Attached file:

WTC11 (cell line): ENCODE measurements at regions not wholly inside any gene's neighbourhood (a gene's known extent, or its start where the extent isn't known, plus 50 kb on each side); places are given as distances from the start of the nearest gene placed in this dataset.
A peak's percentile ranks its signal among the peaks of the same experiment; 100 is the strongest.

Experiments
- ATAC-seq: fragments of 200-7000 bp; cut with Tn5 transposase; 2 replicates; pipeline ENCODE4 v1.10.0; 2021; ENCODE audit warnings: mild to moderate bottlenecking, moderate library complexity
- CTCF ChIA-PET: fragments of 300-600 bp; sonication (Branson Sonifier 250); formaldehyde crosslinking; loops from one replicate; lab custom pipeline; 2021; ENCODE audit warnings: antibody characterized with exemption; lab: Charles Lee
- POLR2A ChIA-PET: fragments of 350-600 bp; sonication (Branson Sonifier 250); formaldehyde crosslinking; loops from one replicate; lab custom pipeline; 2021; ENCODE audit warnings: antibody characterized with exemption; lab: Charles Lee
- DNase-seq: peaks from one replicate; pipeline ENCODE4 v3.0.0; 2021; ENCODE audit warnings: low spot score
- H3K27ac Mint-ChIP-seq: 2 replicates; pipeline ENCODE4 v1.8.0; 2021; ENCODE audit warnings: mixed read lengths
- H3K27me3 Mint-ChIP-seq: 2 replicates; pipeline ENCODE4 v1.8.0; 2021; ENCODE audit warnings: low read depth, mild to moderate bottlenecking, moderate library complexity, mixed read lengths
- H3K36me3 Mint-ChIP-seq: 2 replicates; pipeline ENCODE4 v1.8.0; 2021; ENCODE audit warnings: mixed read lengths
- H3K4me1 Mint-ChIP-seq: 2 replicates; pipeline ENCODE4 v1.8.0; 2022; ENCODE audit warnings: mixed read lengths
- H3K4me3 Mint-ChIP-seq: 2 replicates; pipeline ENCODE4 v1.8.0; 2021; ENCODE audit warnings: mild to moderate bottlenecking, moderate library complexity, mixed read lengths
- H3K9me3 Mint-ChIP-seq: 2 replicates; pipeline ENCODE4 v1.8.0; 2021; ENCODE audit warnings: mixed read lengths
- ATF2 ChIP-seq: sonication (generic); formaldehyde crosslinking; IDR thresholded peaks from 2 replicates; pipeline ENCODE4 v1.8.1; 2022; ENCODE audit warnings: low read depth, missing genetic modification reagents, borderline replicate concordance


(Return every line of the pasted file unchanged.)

WTC11 (cell line): ENCODE measurements at regions not wholly inside any gene's neighbourhood (a gene's known extent, or its start where the extent isn't known, plus 50 kb on each side); places are given as distances from the start of the nearest gene placed in this dataset.
A peak's percentile ranks its signal among the peaks of the same experiment; 100 is the strongest.

Experiments
- ATAC-seq: fragments of 200-7000 bp; cut with Tn5 transposase; 2 replicates; pipeline ENCODE4 v1.10.0; 2021; ENCODE audit warnings: mild to moderate bottlenecking, moderate library complexity
- CTCF ChIA-PET: fragments of 300-600 bp; sonication (Branson Sonifier 250); formaldehyde crosslinking; loops from one replicate; lab custom pipeline; 2021; ENCODE audit warnings: antibody characterized with exemption; lab: Charles Lee
- POLR2A ChIA-PET: fragments of 350-600 bp; sonication (Branson Sonifier 250); formaldehyde crosslinking; loops from one replicate; lab custom pipeline; 2021; ENCODE audit warnings: antibody characterized with exemption; lab: Charles Lee
- DNase-seq: peaks from one replicate; pipeline ENCODE4 v3.0.0; 2021; ENCODE audit warnings: low spot score
- H3K27ac Mint-ChIP-seq: 2 replicates; pipeline ENCODE4 v1.8.0; 2021; ENCODE audit warnings: mixed read lengths
- H3K27me3 Mint-ChIP-seq: 2 replicates; pipeline ENCODE4 v1.8.0; 2021; ENCODE audit warnings: low read depth, mild to moderate bottlenecking, moderate library complexity, mixed read lengths
- H3K36me3 Mint-ChIP-seq: 2 replicates; pipeline ENCODE4 v1.8.0; 2021; ENCODE audit warnings: mixed read lengths
- H3K4me1 Mint-ChIP-seq: 2 replicates; pipeline ENCODE4 v1.8.0; 2022; ENCODE audit warnings: mixed read lengths
- H3K4me3 Mint-ChIP-seq: 2 replicates; pipeline ENCODE4 v1.8.0; 2021; ENCODE audit warnings: mild to moderate bottlenecking, moderate library complexity, mixed read lengths
- H3K9me3 Mint-ChIP-seq: 2 replicates; pipeline ENCODE4 v1.8.0; 2021; ENCODE audit warnings: mixed read lengths
- ATF2 ChIP-seq: sonication (generic); formaldehyde crosslinking; IDR thresholded peaks from 2 replicates; pipeline ENCODE4 v1.8.1; 2022; ENCODE audit warnings: low read depth, missing genetic modification reagents, borderline replicate concordance